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Cyclone leaves $25m bill

Tropical cyclone Wilma has left councils with a clean-up bill of at least $25 million.

The storm brought strong gales and torrential rain to parts of the upper North Island three weeks ago, causing flooding and widespread damage.

Hardest hit were parts of the Coromandel, Auckland and Northland – where more than 280mm of rain fell in 19 hours.

The bill for repairs in Northland is about half the council total, $7m for Whangarei District and the rest spread across the region.

The cyclone was the most significant to strike the region since Bola, said Whangarei District Council spokesman Simon Weston.

It caused extreme flooding in the city centre and extensive damage to rural areas.

Three roads remained closed and many others were still reduced to a single lane.

Workers were cleaning fallen debris and slips and it could take two years to complete repairs, said Weston.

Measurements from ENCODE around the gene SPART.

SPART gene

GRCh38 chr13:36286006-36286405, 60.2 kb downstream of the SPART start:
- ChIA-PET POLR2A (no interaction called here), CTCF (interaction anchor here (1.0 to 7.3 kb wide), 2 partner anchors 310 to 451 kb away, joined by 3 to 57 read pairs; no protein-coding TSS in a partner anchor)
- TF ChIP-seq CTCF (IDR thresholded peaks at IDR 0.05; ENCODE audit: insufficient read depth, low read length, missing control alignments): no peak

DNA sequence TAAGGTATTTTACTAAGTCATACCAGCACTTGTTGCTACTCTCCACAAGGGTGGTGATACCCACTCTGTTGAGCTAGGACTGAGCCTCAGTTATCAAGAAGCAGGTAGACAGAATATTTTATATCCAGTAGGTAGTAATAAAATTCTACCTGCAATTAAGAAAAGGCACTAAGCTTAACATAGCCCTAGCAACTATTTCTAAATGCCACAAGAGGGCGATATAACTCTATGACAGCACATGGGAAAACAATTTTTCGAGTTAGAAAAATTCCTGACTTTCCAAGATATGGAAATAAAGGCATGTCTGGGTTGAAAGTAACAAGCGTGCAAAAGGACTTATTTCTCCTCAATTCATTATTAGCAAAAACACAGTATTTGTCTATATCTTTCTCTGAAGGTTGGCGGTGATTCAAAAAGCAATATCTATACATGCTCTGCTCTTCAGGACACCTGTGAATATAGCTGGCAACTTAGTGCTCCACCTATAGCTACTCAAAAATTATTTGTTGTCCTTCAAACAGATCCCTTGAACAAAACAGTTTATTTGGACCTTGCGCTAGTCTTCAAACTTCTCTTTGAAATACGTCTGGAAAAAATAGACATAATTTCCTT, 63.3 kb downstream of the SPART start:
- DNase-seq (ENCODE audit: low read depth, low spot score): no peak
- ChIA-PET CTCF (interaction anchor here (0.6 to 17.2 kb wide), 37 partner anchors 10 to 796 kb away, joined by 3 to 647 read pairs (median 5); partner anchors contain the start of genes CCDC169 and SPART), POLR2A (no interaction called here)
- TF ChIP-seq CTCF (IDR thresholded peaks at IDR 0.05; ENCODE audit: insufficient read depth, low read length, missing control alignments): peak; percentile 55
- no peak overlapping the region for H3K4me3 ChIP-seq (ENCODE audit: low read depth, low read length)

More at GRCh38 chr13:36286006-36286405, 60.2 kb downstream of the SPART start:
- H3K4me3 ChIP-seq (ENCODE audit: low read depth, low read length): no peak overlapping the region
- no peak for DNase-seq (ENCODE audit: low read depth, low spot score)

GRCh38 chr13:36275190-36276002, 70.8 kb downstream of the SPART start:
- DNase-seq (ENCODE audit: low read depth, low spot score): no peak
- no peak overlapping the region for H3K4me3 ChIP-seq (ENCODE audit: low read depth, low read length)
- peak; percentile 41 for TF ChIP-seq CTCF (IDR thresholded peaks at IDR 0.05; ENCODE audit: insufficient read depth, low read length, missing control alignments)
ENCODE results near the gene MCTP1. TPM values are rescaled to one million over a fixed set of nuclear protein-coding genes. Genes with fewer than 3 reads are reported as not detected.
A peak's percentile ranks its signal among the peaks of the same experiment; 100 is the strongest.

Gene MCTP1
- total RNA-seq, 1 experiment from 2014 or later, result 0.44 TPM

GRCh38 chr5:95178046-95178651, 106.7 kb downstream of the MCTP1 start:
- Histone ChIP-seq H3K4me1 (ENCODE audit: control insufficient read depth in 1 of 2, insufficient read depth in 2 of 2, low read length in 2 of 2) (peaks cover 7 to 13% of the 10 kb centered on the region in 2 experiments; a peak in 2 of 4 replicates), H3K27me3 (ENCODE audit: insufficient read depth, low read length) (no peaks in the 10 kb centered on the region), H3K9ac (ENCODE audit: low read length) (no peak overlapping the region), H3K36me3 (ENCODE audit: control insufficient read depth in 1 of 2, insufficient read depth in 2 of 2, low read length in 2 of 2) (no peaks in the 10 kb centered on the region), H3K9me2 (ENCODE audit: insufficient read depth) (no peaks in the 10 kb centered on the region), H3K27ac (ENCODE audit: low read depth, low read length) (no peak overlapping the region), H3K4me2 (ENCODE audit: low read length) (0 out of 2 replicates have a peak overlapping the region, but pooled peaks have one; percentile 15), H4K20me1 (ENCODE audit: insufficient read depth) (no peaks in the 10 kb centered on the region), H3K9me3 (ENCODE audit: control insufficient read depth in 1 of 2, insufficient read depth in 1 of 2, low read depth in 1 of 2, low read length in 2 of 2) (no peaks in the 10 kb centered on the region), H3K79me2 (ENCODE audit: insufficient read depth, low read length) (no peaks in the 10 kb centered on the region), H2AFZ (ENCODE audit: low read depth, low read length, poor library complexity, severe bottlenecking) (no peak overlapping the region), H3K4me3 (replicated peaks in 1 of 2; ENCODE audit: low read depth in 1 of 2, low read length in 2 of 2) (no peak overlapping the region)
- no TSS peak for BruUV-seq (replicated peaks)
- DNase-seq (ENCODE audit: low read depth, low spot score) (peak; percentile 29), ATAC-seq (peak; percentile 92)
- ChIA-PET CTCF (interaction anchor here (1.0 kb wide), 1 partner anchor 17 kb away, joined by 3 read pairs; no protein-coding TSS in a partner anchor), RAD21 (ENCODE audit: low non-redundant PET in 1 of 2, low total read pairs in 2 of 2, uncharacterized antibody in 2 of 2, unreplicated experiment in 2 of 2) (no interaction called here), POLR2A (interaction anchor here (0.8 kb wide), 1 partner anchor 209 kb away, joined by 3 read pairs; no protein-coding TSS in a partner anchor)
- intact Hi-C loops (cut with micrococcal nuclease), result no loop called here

Auckland’s $12m bill would be used to repair about 100 slips, roads and other damage, said Civil Defence controller Clive Manley.

McGregor Rd in Clevedon and Matakana Valley Rd remain closed. Some work could take six months.

About $7m would go towards building a new section of Matakana Valley Rd where there had been about 19 slips, said Manley.

Several students were having to find alternative ways of getting to Matakana School because of the closed road, said principal Darrel Goosen.

“The bus only comes to the bottom of the hill. Everyone has to make sure their kids get across the landslip areas – it’s caused a fairly major disruption for a number of our families.”

Repairs are “well under way” in the Thames-Coromandel district, with all roads reopened and most of the slips cleared, said council spokesman Ben Day.

The cost of the damage was $1m to $1.5m, most of which was for road repairs and to deal with erosion.

The cyclone also brushed the Bay of Plenty and the East Cape.

The bill has not been finalised but ongoing work to tidy up Mount Maunganui is expected to cost $250,000.

Wilma was the fourth tropical cyclone to hit New Zealand this season.

The Insurance Council of New Zealand is still assessing the effects of the cyclone and could not confirm the number of claims or costs.

By Abby Gillies


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